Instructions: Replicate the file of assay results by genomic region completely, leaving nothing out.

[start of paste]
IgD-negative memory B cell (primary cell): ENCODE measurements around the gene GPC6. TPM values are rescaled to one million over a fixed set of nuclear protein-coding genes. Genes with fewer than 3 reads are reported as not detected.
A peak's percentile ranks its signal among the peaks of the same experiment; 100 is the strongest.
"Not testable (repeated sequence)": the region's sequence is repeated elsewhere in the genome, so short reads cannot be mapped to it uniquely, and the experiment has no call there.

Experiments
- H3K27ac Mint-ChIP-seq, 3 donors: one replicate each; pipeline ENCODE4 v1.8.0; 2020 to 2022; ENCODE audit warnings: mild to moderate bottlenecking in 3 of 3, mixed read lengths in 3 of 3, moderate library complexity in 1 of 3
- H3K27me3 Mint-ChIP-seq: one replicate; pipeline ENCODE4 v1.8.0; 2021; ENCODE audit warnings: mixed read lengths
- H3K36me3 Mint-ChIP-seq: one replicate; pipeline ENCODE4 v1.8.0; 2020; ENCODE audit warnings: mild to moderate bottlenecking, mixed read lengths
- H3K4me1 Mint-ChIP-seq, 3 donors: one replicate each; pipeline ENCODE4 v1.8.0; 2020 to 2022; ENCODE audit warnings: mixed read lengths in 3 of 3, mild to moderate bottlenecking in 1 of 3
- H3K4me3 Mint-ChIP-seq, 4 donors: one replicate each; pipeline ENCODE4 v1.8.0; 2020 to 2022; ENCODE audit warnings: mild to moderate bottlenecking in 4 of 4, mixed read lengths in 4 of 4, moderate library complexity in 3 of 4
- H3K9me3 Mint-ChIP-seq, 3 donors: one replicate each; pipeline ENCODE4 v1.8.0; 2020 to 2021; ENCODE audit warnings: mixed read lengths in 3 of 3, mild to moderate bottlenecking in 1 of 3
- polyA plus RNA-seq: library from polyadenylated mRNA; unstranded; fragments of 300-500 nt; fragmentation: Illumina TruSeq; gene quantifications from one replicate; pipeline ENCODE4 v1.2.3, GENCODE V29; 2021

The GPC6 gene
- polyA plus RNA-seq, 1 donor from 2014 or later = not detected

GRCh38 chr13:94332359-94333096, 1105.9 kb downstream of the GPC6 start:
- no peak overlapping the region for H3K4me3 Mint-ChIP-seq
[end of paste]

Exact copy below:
IgD-negative memory B cell (primary cell): ENCODE measurements around the gene GPC6. TPM values are rescaled to one million over a fixed set of nuclear protein-coding genes. Genes with fewer than 3 reads are reported as not detected.
A peak's percentile ranks its signal among the peaks of the same experiment; 100 is the strongest.
"Not testable (repeated sequence)": the region's sequence is repeated elsewhere in the genome, so short reads cannot be mapped to it uniquely, and the experiment has no call there.

Experiments
- H3K27ac Mint-ChIP-seq, 3 donors: one replicate each; pipeline ENCODE4 v1.8.0; 2020 to 2022; ENCODE audit warnings: mild to moderate bottlenecking in 3 of 3, mixed read lengths in 3 of 3, moderate library complexity in 1 of 3
- H3K27me3 Mint-ChIP-seq: one replicate; pipeline ENCODE4 v1.8.0; 2021; ENCODE audit warnings: mixed read lengths
- H3K36me3 Mint-ChIP-seq: one replicate; pipeline ENCODE4 v1.8.0; 2020; ENCODE audit warnings: mild to moderate bottlenecking, mixed read lengths
- H3K4me1 Mint-ChIP-seq, 3 donors: one replicate each; pipeline ENCODE4 v1.8.0; 2020 to 2022; ENCODE audit warnings: mixed read lengths in 3 of 3, mild to moderate bottlenecking in 1 of 3
- H3K4me3 Mint-ChIP-seq, 4 donors: one replicate each; pipeline ENCODE4 v1.8.0; 2020 to 2022; ENCODE audit warnings: mild to moderate bottlenecking in 4 of 4, mixed read lengths in 4 of 4, moderate library complexity in 3 of 4
- H3K9me3 Mint-ChIP-seq, 3 donors: one replicate each; pipeline ENCODE4 v1.8.0; 2020 to 2021; ENCODE audit warnings: mixed read lengths in 3 of 3, mild to moderate bottlenecking in 1 of 3
- polyA plus RNA-seq: library from polyadenylated mRNA; unstranded; fragments of 300-500 nt; fragmentation: Illumina TruSeq; gene quantifications from one replicate; pipeline ENCODE4 v1.2.3, GENCODE V29; 2021

The GPC6 gene
- polyA plus RNA-seq, 1 donor from 2014 or later = not detected

GRCh38 chr13:94332359-94333096, 1105.9 kb downstream of the GPC6 start:
- no peak overlapping the region for H3K4me3 Mint-ChIP-seq